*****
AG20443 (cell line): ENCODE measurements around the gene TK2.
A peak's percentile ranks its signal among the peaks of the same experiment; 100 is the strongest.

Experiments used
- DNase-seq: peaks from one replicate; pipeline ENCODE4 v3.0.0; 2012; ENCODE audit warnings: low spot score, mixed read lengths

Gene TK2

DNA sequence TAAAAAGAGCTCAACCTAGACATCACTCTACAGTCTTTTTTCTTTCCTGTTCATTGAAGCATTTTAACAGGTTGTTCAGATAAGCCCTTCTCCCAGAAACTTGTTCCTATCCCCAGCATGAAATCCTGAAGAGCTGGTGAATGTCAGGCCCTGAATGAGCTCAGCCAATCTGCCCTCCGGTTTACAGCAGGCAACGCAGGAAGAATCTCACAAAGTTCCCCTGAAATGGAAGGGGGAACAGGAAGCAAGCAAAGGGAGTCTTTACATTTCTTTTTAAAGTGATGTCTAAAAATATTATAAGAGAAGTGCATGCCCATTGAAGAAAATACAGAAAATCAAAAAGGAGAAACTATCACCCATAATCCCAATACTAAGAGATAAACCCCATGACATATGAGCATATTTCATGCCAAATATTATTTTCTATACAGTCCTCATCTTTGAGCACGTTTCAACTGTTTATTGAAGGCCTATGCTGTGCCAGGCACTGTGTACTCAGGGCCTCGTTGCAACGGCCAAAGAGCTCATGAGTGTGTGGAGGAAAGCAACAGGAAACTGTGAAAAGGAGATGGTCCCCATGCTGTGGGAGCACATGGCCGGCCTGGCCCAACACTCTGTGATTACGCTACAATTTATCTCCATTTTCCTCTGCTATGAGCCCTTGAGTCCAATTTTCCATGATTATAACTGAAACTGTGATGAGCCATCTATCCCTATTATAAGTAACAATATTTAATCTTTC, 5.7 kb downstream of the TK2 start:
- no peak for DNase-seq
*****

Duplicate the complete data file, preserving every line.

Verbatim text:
AG20443 (cell line): ENCODE measurements around the gene TK2.
A peak's percentile ranks its signal among the peaks of the same experiment; 100 is the strongest.

Experiments used
- DNase-seq: peaks from one replicate; pipeline ENCODE4 v3.0.0; 2012; ENCODE audit warnings: low spot score, mixed read lengths

Gene TK2

DNA sequence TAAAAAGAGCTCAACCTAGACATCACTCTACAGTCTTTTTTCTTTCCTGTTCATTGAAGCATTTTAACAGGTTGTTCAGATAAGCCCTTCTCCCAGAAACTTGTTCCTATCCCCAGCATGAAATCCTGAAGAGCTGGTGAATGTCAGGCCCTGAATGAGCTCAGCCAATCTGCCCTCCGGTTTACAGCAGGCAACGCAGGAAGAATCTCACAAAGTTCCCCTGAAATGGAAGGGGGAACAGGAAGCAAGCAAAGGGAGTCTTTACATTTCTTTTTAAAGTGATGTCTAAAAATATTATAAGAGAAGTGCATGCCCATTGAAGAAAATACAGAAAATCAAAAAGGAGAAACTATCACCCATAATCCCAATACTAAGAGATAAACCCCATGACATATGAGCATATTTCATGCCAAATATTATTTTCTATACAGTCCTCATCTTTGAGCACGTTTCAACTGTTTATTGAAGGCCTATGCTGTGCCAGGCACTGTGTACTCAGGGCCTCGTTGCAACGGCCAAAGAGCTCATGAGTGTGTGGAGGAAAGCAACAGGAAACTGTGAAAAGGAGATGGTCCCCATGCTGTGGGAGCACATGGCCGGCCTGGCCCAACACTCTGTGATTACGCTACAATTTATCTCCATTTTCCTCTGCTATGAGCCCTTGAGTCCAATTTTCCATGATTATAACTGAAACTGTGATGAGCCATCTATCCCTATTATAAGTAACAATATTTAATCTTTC, 5.7 kb downstream of the TK2 start:
- no peak for DNase-seq